Key Scottish Environment Statistics 2012

This publication aims to provide an easily accessible reference document which offers information on a wide range of environmental topics. It covers key datasets on the state of the environment in Scotland, with an emphasis on the trends over time wherever possible.

This document is part of a collection

Designated Areas[1]: 1991-2012

Area (thousand hectares)[2]

Area (thousand hectares)

Sites of Special Scientific Interest (SSSIs)[3],[4] protect flora, fauna, geological or physiographical features of outstanding quality in terrestrial and coastal environments. In Scotland, SSSIs are notified by Scottish Natural Heritage under the Nature Conservation (Scotland) Act 2004 (which amended the 1981 Wildlife and Countryside Act). In 1991, SSSIs covered a total of 804,000 hectares but this has steadily increased and in 2012, there were 1,440 SSSIs in Scotland, covering a total of approximately 1,023,000 hectares (around 13% of land in Scotland).[8]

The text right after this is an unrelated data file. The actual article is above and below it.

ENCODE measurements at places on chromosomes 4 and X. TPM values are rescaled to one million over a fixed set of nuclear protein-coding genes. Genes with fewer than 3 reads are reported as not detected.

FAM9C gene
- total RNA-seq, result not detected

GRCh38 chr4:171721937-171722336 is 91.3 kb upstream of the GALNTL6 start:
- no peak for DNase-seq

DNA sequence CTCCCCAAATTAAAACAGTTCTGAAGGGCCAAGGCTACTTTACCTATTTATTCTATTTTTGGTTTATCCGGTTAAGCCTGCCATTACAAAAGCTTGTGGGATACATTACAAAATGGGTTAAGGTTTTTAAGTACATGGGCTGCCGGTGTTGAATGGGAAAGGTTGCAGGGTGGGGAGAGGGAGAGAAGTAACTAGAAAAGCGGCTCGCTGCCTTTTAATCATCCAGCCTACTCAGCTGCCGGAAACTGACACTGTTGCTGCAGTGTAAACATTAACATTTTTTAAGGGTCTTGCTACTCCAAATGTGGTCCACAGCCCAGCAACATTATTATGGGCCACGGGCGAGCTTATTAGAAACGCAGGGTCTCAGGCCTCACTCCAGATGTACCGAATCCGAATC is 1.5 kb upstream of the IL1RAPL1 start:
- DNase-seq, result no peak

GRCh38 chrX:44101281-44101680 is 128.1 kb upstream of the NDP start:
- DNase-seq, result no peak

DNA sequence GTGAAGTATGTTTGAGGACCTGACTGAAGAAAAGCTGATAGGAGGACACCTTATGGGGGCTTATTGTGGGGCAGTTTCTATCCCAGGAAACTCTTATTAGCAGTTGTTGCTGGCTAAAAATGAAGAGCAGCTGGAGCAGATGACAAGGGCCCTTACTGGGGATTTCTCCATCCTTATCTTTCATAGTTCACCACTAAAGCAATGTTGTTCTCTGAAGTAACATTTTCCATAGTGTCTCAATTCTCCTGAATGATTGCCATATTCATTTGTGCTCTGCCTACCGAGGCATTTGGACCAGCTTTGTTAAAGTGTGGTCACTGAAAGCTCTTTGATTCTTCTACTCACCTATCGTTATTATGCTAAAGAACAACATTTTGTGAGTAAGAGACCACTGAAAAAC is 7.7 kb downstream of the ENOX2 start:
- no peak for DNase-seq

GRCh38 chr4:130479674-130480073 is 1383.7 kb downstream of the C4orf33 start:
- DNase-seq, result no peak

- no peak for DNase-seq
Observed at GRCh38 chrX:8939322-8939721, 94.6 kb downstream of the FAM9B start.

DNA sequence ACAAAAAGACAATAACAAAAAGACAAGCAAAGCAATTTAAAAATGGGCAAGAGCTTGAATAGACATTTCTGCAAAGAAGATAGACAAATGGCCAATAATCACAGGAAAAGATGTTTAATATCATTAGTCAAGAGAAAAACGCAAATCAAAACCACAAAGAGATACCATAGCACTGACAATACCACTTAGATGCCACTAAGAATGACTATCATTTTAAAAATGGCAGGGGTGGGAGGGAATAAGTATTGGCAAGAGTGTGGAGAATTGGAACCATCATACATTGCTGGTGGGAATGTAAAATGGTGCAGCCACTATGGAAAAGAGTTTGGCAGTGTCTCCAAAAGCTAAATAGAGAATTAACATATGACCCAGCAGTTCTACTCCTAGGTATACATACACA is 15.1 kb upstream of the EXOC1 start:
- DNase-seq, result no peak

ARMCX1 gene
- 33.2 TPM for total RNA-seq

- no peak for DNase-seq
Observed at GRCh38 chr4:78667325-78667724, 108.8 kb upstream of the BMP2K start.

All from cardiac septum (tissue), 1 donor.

Special Areas of Conservation (SACs)[5] are designated under the 1992 EC Habitats Directive to protect certain species and habitat types throughout the EU. Special Protection Areas (SPAs)[6],[7] are classified under the 1979 EC Wild Birds Directive (which was codified in 2009) to safeguard the habitat of certain wild bird species. Ramsar sites are designated under the 1971 Convention on Wetlands of International Importance especially as Waterfowl Habitat (commonly known as the Ramsar Convention). In 2012, there were 240 SACs, 153 SPAs and 51 Ramsar sites in Scotland.

The area of SACs in the terrestrial and inshore environment rose from 0 hectares in 1995 to 963,000 hectares in 2004 and has since remained broadly stable. In 2010, the UK Government's nature conservation functions under the EC Birds and Habitats directives in Scottish offshore waters were devolved to Scottish Ministers. In 2012, there were six offshore SACs in Scottish offshore waters covering a total area of 830,827 hectares. The area of SPAs rose from 26,000 hectares in 1991 to 657,000 hectares in 2009 and then almost doubled in size to 1,296,000 hectares in 2012.

A site may be protected by more than one designation. For example, in 2012 around 65% of SACs, 52% of SPAs and 86% of Ramsar sites by area are also designated as SSSIs.

Source: Scottish Natural Heritage / Metadata


Email: Sandy McPhee

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